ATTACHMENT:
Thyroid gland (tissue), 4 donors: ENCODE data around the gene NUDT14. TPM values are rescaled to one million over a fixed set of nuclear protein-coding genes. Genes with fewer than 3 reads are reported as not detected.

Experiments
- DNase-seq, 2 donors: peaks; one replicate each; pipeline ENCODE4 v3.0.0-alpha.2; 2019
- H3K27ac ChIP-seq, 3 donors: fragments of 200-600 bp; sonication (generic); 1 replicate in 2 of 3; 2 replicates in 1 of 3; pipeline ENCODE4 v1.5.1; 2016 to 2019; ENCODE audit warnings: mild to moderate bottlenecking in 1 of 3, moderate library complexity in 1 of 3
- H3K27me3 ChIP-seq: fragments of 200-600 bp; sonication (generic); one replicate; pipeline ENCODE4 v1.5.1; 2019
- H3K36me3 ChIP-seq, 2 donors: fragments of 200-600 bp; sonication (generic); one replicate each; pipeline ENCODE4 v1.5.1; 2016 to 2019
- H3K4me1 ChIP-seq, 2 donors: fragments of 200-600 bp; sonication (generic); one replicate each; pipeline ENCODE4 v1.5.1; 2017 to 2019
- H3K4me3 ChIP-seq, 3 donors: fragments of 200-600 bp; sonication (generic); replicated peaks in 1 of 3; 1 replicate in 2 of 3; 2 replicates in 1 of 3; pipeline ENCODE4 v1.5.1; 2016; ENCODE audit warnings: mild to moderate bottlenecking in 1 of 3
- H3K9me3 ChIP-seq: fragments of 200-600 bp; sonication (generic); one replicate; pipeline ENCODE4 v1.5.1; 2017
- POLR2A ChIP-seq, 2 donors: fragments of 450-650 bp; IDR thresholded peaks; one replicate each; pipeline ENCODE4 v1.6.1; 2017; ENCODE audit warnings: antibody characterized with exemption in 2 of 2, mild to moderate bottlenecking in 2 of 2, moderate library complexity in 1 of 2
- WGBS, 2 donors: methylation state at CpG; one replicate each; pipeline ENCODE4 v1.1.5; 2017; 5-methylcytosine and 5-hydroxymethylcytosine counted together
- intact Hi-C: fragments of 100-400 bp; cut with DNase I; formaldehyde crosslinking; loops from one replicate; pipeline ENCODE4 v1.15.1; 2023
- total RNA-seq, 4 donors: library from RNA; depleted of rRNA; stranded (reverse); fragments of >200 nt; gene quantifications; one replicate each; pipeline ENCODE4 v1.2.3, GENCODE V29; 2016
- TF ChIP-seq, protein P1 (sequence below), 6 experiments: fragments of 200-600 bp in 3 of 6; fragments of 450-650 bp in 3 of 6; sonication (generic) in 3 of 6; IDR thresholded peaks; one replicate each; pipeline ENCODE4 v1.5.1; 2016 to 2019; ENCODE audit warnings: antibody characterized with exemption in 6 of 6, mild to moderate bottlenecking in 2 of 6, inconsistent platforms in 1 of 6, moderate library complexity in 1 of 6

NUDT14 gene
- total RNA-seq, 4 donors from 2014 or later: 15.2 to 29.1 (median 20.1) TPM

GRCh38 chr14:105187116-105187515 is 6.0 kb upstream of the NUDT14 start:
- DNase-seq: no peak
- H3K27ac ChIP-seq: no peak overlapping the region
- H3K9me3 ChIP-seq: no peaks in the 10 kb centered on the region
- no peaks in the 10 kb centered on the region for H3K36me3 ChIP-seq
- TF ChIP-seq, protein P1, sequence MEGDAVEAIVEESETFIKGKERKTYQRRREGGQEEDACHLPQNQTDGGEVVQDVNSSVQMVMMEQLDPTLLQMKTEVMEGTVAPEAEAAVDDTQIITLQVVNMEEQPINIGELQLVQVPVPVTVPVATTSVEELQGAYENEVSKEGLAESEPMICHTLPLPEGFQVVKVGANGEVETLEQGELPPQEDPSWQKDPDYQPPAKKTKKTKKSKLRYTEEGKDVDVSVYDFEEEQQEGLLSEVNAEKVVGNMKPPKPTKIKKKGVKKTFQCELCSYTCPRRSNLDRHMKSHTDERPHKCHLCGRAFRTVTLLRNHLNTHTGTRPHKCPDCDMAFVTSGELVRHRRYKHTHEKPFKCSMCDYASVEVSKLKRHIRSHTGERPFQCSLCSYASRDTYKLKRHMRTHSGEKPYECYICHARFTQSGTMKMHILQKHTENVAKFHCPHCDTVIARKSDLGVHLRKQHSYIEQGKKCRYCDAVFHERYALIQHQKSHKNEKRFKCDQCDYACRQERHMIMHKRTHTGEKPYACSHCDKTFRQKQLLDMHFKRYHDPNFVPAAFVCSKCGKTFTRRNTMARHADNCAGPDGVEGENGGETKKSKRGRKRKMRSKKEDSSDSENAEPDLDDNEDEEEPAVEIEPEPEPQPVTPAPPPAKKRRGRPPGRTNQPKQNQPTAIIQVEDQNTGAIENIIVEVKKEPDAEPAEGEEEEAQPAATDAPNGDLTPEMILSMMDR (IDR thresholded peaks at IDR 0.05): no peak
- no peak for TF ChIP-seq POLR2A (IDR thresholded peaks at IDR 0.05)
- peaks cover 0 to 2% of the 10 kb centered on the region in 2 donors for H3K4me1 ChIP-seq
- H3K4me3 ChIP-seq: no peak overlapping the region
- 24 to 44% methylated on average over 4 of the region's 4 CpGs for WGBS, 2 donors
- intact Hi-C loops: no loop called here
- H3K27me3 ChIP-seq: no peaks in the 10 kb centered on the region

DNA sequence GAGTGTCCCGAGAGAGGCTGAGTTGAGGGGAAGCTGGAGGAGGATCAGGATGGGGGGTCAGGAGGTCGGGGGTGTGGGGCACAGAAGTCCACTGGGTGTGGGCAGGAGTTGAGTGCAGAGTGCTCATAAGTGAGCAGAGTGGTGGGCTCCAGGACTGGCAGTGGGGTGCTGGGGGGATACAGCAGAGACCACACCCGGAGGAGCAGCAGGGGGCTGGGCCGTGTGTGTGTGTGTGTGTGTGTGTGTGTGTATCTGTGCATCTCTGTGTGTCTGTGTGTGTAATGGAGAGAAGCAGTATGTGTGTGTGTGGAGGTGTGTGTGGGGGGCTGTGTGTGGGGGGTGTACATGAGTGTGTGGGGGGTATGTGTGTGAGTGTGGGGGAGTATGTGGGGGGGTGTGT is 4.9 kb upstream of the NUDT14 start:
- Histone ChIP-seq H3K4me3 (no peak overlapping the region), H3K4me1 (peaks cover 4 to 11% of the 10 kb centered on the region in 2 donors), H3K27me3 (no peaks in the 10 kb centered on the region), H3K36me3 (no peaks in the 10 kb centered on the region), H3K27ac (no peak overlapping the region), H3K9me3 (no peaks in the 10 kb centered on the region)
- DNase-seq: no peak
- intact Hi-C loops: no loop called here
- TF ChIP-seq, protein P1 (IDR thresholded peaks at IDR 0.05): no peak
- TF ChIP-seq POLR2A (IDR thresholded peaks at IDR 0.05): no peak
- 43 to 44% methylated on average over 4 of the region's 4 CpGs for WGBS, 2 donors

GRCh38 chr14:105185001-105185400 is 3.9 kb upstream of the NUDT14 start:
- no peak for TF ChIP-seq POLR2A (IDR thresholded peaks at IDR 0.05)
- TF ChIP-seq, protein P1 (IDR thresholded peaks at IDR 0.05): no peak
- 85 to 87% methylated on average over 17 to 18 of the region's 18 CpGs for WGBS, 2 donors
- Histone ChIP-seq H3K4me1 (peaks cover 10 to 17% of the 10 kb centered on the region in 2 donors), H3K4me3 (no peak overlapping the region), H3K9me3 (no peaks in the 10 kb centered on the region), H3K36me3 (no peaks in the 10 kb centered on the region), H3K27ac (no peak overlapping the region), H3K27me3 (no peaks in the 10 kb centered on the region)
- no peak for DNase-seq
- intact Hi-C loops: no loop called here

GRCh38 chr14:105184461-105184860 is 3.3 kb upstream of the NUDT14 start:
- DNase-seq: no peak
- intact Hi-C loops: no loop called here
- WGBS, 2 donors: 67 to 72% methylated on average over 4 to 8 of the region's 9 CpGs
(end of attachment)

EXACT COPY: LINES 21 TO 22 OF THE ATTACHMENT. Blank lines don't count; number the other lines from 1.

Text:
- no peaks in the 10 kb centered on the region for H3K36me3 ChIP-seq
- TF ChIP-seq, protein P1, sequence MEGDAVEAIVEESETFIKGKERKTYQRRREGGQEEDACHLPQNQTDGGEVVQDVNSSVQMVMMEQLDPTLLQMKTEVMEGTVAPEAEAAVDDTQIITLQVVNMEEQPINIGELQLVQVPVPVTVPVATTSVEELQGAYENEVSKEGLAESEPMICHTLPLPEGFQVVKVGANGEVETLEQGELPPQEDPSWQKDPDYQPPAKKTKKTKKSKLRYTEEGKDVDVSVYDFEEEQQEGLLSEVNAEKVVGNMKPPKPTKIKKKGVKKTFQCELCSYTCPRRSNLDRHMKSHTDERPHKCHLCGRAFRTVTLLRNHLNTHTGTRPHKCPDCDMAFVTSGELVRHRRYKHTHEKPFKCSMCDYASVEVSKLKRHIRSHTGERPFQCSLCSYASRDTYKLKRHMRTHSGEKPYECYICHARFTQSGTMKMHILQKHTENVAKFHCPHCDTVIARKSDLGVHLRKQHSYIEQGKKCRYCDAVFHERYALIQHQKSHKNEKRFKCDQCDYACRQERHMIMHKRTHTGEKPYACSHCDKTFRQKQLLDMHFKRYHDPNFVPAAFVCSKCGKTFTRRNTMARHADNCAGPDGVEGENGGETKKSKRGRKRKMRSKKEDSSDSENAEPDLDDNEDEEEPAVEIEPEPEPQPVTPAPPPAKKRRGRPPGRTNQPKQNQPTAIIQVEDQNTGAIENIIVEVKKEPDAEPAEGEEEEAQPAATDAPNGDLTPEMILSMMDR (IDR thresholded peaks at IDR 0.05): no peak